One Redditor took to the thread r/AmItheA****** to question whether transplanting the garden they funded and planted at their old apartment to their new place was fair. The resounding response? Absolutely.
The Redditor described that when she moved into the apartment, she noticed a garden bed outside to be shared with her neighbor in the building, but that it seemed overgrown. The Redditor got permission from her landlord and the other tenant to fix it up, and spent around $1,050 on a vegetable patch and small trees.
The vegetable patch yielded quite a bit, and the Redditor fell into a routine with her neighbor — he would repay her every so often for the veggies, and they invited each other to any events held in their newly spruced up yard.
After a falling-out with that neighbor, however, the original poster decided to move. She transplanted the garden into her new yard — which her now former neighbor and landlord were furious about.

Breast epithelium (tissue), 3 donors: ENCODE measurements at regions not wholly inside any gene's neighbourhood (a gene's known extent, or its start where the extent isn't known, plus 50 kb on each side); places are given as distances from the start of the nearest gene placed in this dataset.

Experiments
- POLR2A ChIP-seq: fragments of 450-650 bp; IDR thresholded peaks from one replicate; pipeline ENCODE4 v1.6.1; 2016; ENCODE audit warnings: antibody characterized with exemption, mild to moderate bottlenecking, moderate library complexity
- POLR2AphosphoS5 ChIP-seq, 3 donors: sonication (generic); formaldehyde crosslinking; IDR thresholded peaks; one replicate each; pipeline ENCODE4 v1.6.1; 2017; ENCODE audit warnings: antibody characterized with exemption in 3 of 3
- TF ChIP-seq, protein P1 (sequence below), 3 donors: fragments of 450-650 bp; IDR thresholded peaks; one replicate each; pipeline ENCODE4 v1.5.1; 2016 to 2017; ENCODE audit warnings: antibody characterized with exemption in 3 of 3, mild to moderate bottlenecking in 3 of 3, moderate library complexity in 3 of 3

“Yes, it looked a bit scrappy afterwards, but was still better than when I first arrived. I even put grass seed so the patchy bits would go completely back to normal,” she said. Despite that, the landlord threatened to not return her deposit, and even to sue her.
“I’m looking into my own legal action to get my deposit back, they’ve not got a leg to stand on,” the original poster said.
Commenters on the post had an idea as to why the landlord was so angry. “The landlord was likely hoping to get a boost in rental value from your hard work without paying for it,” said one user.
This is a plausible assumption — it isn’t the first time something similar has happened to a Redditor. Rosenberry Rooms also stated that a well-maintained garden makes your property more appealing to interested renters and buyers.
As an added bonus, realtors can advertise that a garden will save tenants money on food and curb their environmental impact. Approximately one vegetable bed can yield $160 worth of vegetables, and there won’t be any pollution created when it’s transported to your kitchen — unlike if it were brought to the grocery store in a truck.
All in all, the resounding response from comments was that in these circumstances, the original poster had every right to transport her money-saving, eco-friendly veggie garden to her new place. “Tenants are required to return rental property in the same condition as when they moved in, minus reasonable wear and tear — not improve it,” one pointed out.
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